, Volume 60, Issue 1, pp 51–62 | Cite as

Male-inflicted wounds have opposite effects on hair cortisol for captive male and female rhesus macaques (Macaca mulatta) following new group formation

  • Julie B. LindenEmail author
  • Brenda McCowan
  • John P. Capitanio
  • Lynne A. Isbell
Original Article


Sexual dimorphism in body size, aggression, and dispersal patterns may affect the degree to which males and females perceive aggression from either sex as stressful. Whereas male macaques typically disperse to new groups at maturity, thus encountering many unfamiliar individuals of both sexes, females are philopatric, usually only encountering unfamiliar males who transfer into their natal groups. In rare circumstances, however, group fusions can expose both males and females to many novel individuals, which often increases aggression. Here, we use a captive new group formation of rhesus macaques (Macaca mulatta) as a model of social instability during fusions and examine differences in male and female chronic stress responses to male-pattern and female-pattern trauma (i.e., trauma inflicted by males or by females, respectively). We found that male- but not female-pattern traumas predicted hair cortisol concentrations during the first 9 months after new group formation, but in opposite ways for males and females. A greater number of male-pattern traumas was linked to elevated hair cortisol concentrations in females but slightly lower hair cortisol concentrations in males. We suggest that the apparent importance of male-pattern trauma, but not female-pattern-trauma, in predicting higher hair cortisol concentrations in females can be attributed to the more acutely intense but less persistent nature of male aggression toward females.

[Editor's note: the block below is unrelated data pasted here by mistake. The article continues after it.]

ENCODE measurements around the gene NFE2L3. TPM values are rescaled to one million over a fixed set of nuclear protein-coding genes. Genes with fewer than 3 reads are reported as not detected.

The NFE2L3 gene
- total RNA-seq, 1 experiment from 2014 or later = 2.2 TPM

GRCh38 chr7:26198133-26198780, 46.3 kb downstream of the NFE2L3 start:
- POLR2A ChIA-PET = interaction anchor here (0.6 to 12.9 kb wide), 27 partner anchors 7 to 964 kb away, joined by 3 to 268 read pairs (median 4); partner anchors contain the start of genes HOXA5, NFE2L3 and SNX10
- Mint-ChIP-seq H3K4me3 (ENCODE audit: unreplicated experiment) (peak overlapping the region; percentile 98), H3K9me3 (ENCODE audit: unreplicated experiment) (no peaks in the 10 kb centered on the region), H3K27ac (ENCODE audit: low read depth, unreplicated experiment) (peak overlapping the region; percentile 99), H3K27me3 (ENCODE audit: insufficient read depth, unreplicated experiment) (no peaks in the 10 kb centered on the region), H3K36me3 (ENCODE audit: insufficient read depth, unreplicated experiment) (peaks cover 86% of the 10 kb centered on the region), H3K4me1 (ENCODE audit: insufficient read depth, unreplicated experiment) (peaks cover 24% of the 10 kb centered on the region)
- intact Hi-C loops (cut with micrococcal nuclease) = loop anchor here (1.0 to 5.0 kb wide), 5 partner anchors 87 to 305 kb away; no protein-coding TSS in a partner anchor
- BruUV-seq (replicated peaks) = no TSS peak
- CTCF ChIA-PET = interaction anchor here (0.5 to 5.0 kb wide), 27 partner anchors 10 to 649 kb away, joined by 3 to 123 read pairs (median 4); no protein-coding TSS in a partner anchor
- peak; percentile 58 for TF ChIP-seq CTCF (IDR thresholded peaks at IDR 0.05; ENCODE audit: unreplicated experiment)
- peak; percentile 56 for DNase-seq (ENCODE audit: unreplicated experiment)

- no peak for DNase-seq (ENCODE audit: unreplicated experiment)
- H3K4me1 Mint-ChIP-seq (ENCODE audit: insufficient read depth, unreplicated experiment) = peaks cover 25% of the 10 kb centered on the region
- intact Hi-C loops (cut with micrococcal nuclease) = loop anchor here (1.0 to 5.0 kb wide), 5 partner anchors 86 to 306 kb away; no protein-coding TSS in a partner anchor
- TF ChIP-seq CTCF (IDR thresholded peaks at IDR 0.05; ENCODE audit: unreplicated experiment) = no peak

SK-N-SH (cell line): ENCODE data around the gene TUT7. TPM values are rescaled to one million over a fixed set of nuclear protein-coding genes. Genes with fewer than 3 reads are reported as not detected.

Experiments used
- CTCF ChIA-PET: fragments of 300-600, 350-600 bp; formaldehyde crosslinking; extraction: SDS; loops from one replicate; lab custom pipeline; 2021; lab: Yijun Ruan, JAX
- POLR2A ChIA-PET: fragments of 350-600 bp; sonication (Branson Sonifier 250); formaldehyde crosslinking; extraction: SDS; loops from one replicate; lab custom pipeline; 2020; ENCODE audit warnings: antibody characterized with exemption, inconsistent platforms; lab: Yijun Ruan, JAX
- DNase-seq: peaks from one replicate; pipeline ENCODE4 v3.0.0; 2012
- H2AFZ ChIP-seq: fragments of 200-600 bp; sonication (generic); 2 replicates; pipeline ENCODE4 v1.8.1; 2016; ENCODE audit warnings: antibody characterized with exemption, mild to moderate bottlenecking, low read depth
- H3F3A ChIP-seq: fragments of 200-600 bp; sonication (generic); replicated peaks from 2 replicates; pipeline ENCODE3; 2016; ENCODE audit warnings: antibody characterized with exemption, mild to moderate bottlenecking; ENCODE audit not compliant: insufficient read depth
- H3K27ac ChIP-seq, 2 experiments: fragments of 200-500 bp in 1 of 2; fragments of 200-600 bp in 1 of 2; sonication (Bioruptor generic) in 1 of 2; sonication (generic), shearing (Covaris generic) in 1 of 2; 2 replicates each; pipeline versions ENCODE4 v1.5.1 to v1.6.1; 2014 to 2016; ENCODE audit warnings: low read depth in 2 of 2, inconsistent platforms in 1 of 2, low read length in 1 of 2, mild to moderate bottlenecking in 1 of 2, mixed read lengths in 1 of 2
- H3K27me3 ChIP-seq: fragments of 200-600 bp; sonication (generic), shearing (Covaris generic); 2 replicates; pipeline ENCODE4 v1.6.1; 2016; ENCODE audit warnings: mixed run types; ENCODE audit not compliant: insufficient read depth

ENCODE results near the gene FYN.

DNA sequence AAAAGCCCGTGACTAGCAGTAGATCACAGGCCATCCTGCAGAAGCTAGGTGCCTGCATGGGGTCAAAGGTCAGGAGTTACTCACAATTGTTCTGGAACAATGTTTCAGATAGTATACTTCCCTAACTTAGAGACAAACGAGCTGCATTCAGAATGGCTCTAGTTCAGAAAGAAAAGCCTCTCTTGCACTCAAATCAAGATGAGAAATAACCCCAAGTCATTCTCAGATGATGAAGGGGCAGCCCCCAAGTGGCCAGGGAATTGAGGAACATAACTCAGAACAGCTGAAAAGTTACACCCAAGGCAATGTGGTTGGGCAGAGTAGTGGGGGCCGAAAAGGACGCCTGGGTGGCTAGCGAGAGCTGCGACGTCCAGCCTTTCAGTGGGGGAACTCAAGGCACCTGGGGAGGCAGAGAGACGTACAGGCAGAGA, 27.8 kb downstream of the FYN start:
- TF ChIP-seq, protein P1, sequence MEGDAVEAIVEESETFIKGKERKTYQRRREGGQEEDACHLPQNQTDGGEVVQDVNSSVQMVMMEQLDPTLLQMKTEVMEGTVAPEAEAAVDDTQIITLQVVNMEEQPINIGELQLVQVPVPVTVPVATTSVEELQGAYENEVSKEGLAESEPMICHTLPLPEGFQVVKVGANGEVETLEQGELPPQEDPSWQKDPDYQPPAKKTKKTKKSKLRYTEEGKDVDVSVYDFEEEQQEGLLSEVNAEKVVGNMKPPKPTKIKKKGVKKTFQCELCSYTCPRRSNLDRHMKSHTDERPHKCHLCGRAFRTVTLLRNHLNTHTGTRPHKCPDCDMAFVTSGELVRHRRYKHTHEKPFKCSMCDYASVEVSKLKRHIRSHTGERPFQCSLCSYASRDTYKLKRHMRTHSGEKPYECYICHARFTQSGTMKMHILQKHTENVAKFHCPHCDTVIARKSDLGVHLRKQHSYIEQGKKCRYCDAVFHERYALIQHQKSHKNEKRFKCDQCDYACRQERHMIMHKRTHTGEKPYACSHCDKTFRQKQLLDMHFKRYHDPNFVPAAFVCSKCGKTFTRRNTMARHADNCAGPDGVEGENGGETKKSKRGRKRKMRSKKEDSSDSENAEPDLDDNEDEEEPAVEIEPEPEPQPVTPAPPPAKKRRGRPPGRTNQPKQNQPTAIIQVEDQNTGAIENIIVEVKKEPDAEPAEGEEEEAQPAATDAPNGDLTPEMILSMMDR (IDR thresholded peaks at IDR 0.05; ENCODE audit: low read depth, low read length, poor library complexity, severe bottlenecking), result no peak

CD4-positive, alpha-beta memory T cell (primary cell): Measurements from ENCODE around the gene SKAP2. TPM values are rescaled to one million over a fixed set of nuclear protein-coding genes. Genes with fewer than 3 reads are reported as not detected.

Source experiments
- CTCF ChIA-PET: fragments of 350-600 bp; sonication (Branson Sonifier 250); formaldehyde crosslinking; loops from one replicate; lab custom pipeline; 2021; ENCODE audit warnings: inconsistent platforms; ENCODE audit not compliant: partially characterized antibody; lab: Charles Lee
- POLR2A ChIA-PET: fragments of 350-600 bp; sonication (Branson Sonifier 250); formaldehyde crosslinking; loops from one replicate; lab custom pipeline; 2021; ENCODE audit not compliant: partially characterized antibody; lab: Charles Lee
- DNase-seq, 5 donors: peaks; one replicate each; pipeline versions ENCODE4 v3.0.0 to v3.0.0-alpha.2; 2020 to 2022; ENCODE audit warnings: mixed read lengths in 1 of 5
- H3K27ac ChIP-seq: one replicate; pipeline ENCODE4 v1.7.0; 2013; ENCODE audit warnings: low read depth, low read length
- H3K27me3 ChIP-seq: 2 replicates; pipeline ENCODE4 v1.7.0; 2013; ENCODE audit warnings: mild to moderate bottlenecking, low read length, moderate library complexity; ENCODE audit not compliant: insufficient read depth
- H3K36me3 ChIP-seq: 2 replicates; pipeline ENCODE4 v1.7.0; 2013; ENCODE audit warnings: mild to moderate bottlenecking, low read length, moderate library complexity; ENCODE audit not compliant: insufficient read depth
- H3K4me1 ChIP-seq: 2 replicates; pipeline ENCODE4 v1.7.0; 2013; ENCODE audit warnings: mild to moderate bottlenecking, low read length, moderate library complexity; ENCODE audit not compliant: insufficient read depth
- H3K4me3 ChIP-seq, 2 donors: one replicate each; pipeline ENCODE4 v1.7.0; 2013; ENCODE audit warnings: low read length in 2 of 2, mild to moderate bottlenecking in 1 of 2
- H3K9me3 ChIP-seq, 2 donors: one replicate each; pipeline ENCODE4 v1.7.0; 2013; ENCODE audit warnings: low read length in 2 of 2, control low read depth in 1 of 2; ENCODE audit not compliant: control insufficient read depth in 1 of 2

Group fusion Wounding Trauma Social instability Cercopithecine primates 



This work was supported by two research Grants to JBL from the Department of Anthropology at UC Davis and by a UC Davis Faculty Research Grant to LAI. The lab in which hair cortisol analysis was performed is supported by NIH R01HD068335 (McCowan). We thank the CNPRC staff who assisted in hair sample collection, those who collected and maintained colony records used in this study, E. Van Cleave, M. Tran, R. Montez, E. Rivera, L. Milgrom, H. Martyn, J. Hook, and M. Gelatos for help with hair processing, B. Beisner, J. Vandeleest, and D. Hannibal for helpful discussion, and H. Martin for assistance with statistical analyses. The CNPRC is funded by the base Grant P51OD011157.

Compliance with ethical standards

Conflict of interest

The authors declare they have no conflicts of interest.

Ethical approval

All applicable international, national, and/or institutional guidelines for the care and use of animals were followed. All procedures performed in studies involving animals were in accordance with the ethical standards of the institution at which the studies were conducted. All procedures were approved by the Animal Care and Use Committee of the University of California, Davis. Hair sample collections were conducted under IACUC protocol #18090.

Supplementary material

10329_2018_703_MOESM1_ESM.docx (28 kb)
Supplementary material 1 (DOCX 27 kb)


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Copyright information

© Japan Monkey Centre and Springer Japan KK, part of Springer Nature 2018

Authors and Affiliations

  1. 1.Department of AnthropologyUniversity of California, DavisDavisUSA
  2. 2.Animal Behavior Graduate GroupUniversity of California, DavisDavisUSA
  3. 3.Veterinary Medicine: Population Health and ReproductionUniversity of California, DavisDavisUSA
  4. 4.California National Primate Research CenterDavisUSA
  5. 5.Department of PsychologyUniversity of CaliforniaDavisUSA

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